Planners Turn to Airports for Meetings

By Erin Caslavka Deinzer, March 4, 2015

When the 11 members of Public Generating Pool get together for monthly board meetings, they don’t head to a hotel, conference center or company facility. Instead, they save everyone travel headaches by meeting at Sea-Tac Airport.

“Using an airport meeting space allows our attendees to fly in and out on the same day,” says Therese Hampton, executive director and meeting organizer for PGP, an organization of electric utilities in Oregon and Washington. “It avoids the logistical hassles associated with getting a cab or some other form of transportation, and not needing to travel to an off-site location means more time for the actual meeting.”

From Seattle to St. Louis and Grand Rapids, Michigan, to Washington, D.C., airports are getting on board with hosting business meetings in conference rooms that can be booked by the day or the hour. For harried travelers, the appeal comes in not having to rush from the airport to a meeting. For planners, there’s the added bonus of not having to coordinate transportation and book hotel rooms for overnight stays.

“Attendees love that they can catch an early morning flight, attend their meeting in the conference center and hop on a late afternoon flight to be home in time for dinner.” —Amy McDonough

Many U.S. airports—Chicago, Philadelphia, Tampa and Huntsville, Alabama, among them—are either connected to or within walking distance of hotels. (The Hyatt Regency Orlando International Airport has an impressive 42,000 square feet of meeting space.) Others have private event spaces that can be rented out, such as the Aviation Museum & Library at San Francisco International Airport. Reagan National Airport in D.C. has a historic space between terminals overlooking the runway, as well as recently renovated conference rooms.

Hawaii isn’t a destination that springs to mind when for this kind of meeting. Nevertheless, due to its mid-Pacific location, the city sees a fair number of business travelers as part of its robust hospitality industry. Honolulu International Airport’s Interisland Conference Center, located on the seventh floor of the terminal, has four interconnected meeting rooms, which can accommodate 350 people combined.

Amy McDonough, director of sales for the 8,000-sq.-ft. Conference Center at Seattle-Tacoma International Airport, says all-inclusive pricing structures are a draw for planners who use airport facilities. The built-in audiovisual equipment in each meeting room is complimentary, as is parking, and staff is on-site all day to assist.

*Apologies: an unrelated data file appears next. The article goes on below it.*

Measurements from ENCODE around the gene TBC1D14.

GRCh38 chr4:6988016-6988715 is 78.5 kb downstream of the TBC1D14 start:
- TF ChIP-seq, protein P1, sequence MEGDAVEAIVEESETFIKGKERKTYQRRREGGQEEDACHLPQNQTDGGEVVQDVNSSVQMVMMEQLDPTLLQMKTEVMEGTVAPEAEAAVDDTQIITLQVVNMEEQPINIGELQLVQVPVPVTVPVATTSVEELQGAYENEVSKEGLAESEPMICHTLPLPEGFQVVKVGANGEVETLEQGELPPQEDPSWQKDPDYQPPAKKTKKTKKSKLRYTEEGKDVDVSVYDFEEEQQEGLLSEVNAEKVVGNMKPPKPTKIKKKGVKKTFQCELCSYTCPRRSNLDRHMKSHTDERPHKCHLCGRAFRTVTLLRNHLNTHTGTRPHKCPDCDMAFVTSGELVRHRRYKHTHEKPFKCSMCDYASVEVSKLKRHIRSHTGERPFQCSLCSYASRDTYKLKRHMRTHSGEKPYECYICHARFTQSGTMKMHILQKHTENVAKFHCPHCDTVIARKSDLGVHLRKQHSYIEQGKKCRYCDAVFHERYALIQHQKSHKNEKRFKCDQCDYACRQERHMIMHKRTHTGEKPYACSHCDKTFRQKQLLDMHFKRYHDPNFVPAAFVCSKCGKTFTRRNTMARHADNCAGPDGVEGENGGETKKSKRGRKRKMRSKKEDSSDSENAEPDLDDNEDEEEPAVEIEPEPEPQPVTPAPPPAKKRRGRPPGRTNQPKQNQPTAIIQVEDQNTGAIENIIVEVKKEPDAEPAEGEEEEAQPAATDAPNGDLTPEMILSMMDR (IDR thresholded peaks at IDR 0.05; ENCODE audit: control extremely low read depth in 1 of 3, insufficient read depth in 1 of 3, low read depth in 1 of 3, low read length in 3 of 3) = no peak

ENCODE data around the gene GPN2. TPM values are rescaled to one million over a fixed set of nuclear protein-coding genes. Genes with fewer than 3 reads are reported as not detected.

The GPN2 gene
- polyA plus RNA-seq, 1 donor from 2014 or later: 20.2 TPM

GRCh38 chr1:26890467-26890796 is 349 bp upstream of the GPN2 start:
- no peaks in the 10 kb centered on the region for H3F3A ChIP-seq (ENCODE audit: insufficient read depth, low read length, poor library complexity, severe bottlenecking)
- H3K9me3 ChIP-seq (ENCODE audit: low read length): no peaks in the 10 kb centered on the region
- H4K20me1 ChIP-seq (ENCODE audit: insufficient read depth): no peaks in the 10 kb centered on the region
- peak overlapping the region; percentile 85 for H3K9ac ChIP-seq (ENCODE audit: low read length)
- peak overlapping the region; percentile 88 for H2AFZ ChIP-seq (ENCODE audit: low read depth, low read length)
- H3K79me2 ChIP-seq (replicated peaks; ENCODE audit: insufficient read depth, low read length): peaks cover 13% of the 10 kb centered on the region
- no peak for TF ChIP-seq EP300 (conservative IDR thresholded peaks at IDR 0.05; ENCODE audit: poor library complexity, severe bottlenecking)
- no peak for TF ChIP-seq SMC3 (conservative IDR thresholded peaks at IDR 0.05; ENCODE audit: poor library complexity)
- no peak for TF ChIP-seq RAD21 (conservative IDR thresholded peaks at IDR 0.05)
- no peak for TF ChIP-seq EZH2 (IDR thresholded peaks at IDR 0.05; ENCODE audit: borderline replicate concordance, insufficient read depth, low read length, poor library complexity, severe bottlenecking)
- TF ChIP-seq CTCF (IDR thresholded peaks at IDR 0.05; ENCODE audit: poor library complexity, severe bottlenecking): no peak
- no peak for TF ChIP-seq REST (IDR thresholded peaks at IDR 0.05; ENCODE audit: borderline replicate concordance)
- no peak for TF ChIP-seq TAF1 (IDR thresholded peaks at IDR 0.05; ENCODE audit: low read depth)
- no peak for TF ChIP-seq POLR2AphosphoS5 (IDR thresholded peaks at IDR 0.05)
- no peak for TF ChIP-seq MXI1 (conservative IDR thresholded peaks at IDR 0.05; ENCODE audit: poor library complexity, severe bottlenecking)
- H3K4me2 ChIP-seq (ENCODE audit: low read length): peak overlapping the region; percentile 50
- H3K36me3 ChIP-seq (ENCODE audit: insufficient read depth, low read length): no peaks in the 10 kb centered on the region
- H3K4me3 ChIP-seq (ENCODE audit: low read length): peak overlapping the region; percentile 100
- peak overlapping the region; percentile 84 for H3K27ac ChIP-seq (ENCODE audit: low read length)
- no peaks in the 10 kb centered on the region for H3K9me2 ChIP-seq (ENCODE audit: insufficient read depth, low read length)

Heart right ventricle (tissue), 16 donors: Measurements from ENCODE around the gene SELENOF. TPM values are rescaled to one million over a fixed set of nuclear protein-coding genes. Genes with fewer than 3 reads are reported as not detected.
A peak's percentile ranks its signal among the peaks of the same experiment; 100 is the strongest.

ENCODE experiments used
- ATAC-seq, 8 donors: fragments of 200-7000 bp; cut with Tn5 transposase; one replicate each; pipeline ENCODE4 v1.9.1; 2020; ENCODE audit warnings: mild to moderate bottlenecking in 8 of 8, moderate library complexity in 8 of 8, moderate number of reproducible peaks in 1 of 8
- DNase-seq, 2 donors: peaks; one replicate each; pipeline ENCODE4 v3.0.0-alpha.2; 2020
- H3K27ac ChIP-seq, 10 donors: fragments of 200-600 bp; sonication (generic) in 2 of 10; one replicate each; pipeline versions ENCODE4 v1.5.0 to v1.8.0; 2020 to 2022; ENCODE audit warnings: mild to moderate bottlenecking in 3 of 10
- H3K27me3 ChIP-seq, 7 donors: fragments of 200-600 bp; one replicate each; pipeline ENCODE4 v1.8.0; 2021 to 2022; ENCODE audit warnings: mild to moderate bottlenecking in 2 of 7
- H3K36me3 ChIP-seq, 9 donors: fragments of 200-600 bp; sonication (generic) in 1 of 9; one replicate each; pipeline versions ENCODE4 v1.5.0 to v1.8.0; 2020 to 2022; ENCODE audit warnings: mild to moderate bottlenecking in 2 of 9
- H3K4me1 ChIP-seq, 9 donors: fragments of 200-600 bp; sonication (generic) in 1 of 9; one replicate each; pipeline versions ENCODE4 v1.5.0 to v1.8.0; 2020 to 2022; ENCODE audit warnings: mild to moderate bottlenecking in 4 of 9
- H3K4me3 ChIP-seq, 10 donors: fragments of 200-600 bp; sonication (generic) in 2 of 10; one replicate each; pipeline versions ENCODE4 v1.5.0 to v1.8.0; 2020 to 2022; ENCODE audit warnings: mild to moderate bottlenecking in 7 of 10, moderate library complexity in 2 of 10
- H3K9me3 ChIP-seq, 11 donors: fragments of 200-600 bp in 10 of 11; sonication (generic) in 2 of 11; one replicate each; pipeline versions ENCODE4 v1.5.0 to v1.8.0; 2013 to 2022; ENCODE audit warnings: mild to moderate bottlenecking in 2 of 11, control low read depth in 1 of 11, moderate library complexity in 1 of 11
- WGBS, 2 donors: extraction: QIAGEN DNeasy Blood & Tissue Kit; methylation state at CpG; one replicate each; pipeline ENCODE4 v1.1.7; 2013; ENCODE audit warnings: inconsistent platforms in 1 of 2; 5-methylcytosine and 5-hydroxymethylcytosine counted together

“Attendees love that they can catch an early morning flight, attend their meeting in the conference center and hop on a late afternoon flight to be home in time for dinner,” notes McDonough. The numbers bear witness to the center’s popularity: In 2014, it hosted more than 1,000 meetings.

About two-thirds of Hampton’s PGP attendees fly in for monthly meetings, and the other third are local and drive in, so the location is of benefit to both.

“For an organization like mine, where participants come from different locations, an airport conference center is a highly attractive option.”

One downside to airport meetings, however, is missing out on local culture—one of the most in-demand elements of conferences and events for many attendees (see the feature on page 40 for examples)—unless you count a trip to a local grub spot inside the terminal as going local. It all comes down to if your guests will value their experience or time more.

Don Staley, a former University of Alabama soccer coach, is back in his old stomping grounds as president and CEO of Tuscaloosa Tourism and Sports.

While they’re ever so important, third-party planners can also be very misunderstood. Get to know them better to see how they're far from a third wheel.

We called on five veteran hospitality professionals for their takes on diversity in the events industry, within and beyond meeting room walls.

Look no further for all the hottest spots to eat, drink, play, shop and more while in the Big Easy. Live like a local with this complete New Orleans guide.

The Latest